The price of a can of Coca-Cola could be on the rise if the Internal Markets Bill does not remain barrier free.
he warning came from the drinks giant's new general manager Miles Karemacher, who took up post in February.
He said Coca-Cola, which has 750 staff across its sites here and in the south and produces products at its Lambeg facility, selling around 30% of that produce in Northern Ireland and a further 60% in the south, may have to shoulder additional costs if Brexit is not a seamless process.
Speaking to the Sunday Independent, he said: "We ship a lot of raw material from the south to the north and a lot of finished product comes from the north to the south. In fact, every function is fully integrated. Up until the last couple of weeks we were planning towards some sort of certainty with the Northern Ireland Protocol. That helped us put all the measures in place because we knew what we needed to prepare.
"But then this Internal Markets Bill - we have been very disappointed by that because it creates a lot of uncertainty and it's really difficult to plan against that context in place."
With the Northern Ireland Protocol, there would have been no increase in prices to consumers. Things are less certain now, he says.
"If a World Trade Organisation tariff is applied, that brings a lot of cost to the business and we would need to evaluate what that implication would be to us."
Proposals to change the law to ensure goods can move easily between the UK's four nations after Brexit are currently being debated.
The bill was drawn up to ensure barrier-free trading after the Brexit transition on December 31 but it brings new complications to trading and operations that involve a cross border setup.
There is a possibility that the bill could contradict previous agreements. Coca-Cola is not the only food and beverage firm operating within the two jurisdictions. Companies like Diageo, which produces Baileys and Guinness, and some agri food firms also benefit from the frictionless movement between north and south.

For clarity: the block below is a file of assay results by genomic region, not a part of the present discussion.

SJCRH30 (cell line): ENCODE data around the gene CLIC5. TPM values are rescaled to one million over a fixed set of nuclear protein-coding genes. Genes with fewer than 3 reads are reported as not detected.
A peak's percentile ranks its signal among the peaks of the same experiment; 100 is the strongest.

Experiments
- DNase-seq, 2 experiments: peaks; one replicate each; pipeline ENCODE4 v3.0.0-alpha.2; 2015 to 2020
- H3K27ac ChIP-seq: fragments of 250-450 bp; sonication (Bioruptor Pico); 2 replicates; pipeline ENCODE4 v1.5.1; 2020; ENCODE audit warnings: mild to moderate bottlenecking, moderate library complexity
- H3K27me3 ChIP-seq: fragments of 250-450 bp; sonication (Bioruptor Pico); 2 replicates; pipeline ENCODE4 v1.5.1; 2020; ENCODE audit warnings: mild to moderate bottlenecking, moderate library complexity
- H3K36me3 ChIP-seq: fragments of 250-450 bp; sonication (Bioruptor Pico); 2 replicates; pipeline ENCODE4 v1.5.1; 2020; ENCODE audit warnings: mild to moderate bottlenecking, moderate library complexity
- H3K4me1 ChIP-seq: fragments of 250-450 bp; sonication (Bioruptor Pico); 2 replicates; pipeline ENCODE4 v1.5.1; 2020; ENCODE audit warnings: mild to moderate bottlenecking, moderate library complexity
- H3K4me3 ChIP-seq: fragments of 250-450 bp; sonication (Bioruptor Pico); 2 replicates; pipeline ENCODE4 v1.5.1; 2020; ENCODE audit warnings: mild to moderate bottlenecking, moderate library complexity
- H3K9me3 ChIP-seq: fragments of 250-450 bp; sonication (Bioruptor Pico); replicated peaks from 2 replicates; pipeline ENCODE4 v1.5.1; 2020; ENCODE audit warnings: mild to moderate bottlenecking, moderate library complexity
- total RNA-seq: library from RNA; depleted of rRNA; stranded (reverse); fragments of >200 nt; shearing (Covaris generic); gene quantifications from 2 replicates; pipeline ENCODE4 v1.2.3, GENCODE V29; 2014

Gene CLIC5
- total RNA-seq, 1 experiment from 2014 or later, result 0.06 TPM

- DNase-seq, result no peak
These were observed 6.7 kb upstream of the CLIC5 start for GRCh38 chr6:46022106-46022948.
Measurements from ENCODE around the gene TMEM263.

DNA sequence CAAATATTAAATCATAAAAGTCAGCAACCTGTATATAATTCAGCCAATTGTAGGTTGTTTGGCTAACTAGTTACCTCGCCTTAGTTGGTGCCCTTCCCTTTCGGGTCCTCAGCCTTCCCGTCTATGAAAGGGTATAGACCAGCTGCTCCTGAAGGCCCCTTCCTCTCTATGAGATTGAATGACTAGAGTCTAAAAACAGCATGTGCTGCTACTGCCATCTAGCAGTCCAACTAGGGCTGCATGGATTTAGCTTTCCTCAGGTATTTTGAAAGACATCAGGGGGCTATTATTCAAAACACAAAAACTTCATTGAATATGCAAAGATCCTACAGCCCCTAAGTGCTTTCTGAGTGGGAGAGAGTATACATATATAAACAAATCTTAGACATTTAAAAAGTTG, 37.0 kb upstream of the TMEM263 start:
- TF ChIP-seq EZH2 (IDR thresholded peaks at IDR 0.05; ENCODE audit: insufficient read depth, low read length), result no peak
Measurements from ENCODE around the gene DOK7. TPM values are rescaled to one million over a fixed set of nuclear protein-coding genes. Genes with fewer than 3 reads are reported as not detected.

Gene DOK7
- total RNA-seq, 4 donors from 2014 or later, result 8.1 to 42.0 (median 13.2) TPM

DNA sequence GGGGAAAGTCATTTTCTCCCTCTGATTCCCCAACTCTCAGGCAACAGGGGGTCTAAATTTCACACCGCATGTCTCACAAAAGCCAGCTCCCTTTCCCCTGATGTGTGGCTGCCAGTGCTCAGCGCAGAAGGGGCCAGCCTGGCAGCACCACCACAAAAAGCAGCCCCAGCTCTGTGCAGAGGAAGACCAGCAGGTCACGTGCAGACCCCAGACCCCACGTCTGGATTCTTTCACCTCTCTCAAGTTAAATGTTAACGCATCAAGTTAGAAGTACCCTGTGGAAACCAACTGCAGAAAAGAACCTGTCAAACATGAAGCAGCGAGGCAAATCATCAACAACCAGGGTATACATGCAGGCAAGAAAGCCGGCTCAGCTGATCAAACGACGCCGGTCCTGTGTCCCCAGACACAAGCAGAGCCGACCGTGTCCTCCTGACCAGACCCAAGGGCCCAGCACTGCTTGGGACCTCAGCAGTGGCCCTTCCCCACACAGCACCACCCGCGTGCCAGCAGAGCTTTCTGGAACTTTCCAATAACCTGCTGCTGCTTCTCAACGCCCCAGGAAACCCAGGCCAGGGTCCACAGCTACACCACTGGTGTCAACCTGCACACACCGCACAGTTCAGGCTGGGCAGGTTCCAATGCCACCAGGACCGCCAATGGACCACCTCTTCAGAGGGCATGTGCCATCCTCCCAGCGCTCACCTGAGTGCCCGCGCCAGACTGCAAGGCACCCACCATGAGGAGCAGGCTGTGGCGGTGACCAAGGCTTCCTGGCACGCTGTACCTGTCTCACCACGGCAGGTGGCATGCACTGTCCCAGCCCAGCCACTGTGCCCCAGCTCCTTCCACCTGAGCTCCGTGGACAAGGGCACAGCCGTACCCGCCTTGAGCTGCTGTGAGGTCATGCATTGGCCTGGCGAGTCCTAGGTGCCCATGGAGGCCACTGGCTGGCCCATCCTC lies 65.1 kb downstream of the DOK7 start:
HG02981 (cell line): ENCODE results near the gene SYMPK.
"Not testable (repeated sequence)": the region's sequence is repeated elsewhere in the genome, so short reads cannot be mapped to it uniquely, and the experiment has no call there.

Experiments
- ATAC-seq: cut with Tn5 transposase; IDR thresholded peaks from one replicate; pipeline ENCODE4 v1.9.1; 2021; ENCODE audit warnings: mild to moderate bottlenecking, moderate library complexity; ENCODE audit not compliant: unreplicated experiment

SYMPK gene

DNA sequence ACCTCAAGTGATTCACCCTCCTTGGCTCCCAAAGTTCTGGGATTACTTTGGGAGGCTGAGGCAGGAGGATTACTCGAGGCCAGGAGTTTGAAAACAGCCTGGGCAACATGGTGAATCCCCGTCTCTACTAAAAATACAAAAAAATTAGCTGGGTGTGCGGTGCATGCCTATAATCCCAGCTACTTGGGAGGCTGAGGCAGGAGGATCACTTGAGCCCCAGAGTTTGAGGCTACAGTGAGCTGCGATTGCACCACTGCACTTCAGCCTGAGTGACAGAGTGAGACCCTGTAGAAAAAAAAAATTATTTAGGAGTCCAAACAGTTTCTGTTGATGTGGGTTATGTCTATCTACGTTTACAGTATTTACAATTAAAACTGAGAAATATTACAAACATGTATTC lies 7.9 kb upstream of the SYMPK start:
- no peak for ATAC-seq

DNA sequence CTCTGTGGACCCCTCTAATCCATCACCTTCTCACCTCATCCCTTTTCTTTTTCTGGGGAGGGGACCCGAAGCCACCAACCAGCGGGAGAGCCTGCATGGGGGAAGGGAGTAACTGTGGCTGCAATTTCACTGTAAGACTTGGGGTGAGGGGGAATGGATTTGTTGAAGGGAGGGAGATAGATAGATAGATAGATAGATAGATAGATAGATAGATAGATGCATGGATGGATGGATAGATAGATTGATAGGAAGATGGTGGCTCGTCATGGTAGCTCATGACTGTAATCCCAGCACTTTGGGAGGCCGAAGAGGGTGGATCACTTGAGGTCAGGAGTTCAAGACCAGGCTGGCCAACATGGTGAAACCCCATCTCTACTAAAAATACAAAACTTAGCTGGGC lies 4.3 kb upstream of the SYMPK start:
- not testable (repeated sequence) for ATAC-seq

In a report in 2017, Diageo, which is made at the St James's Gate brewery in Dublin and is driven 90 miles to east Belfast where it is canned and then sent back to Dublin Port for onward distribution, said any friction, including a hard border could add on costs which could be passed onto the consumer.
It also said that its Baileys brand makes three trips to and from Northern Ireland and could also be prone to costs if the usual seamless production operation faces challenges.
Aodhan Connolly, director of the Northern Ireland Retail Consortium, said for consumer affordability, zero tariffs and quotas are the only way.
He added: "We have always argued that is necessary for unfettered access from NI to both the EU and GB markets to allow us to continue to provide NI and GB households with choice and affordability.
"The UKIM Bill does not solve these problems. For us there are only two shows in town to remove friction and keep costs down. We need some generous and sensible decisions from the Joint Committee and we need a UK-EU Free Trade Agreement which needs to have zero tariffs and zero quotas and be as comprehensive as possible."